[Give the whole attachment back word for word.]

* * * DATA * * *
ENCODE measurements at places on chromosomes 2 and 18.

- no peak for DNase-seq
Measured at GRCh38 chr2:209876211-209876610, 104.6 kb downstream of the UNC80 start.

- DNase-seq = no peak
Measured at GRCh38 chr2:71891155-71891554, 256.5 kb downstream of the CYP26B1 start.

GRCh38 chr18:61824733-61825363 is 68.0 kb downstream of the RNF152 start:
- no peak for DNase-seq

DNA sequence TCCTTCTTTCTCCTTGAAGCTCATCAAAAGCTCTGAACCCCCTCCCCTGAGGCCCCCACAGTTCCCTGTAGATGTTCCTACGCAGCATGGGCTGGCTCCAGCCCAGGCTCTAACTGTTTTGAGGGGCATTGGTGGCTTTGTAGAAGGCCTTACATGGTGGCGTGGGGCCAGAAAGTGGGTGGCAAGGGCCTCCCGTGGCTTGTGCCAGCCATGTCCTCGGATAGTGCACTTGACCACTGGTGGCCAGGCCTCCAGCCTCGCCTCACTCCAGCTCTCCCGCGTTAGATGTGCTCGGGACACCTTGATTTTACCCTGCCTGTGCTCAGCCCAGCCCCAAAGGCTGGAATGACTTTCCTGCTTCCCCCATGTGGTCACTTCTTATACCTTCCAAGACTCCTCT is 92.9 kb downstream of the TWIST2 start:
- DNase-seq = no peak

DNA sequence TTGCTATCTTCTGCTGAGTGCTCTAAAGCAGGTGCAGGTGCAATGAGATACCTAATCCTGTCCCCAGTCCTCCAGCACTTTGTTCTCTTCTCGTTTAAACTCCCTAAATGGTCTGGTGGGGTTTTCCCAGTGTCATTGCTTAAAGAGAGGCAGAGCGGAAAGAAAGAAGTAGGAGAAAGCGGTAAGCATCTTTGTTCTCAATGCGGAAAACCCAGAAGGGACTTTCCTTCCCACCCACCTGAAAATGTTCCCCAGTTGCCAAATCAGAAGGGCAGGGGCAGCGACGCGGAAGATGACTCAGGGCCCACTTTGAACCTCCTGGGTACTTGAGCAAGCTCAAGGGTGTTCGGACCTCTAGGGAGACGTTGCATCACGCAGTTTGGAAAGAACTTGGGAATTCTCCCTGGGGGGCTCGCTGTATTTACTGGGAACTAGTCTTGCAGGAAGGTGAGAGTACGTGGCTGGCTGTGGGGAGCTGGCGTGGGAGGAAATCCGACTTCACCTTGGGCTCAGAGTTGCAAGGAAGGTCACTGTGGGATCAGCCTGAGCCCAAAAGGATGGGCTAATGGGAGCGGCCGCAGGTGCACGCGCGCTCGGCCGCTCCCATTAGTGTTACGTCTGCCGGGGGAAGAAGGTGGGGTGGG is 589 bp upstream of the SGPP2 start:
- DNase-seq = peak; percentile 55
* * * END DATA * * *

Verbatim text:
ENCODE measurements at places on chromosomes 2 and 18.

- no peak for DNase-seq
Measured at GRCh38 chr2:209876211-209876610, 104.6 kb downstream of the UNC80 start.

- DNase-seq = no peak
Measured at GRCh38 chr2:71891155-71891554, 256.5 kb downstream of the CYP26B1 start.

GRCh38 chr18:61824733-61825363 is 68.0 kb downstream of the RNF152 start:
- no peak for DNase-seq

DNA sequence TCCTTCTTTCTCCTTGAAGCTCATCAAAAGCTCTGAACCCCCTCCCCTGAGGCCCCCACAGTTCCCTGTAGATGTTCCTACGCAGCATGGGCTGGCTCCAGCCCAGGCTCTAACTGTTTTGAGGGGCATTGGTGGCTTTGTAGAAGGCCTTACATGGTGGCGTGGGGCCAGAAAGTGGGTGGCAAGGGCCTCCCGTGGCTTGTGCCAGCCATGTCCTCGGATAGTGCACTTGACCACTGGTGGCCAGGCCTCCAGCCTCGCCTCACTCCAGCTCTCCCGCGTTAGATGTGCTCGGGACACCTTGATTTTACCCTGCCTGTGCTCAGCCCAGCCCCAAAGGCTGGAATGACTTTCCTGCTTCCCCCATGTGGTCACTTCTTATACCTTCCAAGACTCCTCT is 92.9 kb downstream of the TWIST2 start:
- DNase-seq = no peak

DNA sequence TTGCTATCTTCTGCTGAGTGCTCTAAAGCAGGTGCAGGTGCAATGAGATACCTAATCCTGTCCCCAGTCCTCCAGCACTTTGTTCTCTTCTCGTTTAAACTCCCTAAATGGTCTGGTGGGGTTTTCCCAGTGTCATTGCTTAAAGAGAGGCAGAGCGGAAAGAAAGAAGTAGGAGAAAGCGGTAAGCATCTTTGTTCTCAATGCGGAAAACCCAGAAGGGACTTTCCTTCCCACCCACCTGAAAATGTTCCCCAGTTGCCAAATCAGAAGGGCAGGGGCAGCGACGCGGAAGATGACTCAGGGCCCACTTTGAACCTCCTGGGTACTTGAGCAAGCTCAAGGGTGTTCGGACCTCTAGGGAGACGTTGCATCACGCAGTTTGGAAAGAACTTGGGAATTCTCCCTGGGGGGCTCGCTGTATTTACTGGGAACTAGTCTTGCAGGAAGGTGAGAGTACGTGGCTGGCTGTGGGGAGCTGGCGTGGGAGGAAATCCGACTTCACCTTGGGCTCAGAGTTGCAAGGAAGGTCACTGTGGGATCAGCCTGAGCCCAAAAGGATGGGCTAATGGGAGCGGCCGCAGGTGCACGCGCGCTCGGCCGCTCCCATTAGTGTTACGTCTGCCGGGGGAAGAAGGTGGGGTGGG is 589 bp upstream of the SGPP2 start:
- DNase-seq = peak; percentile 55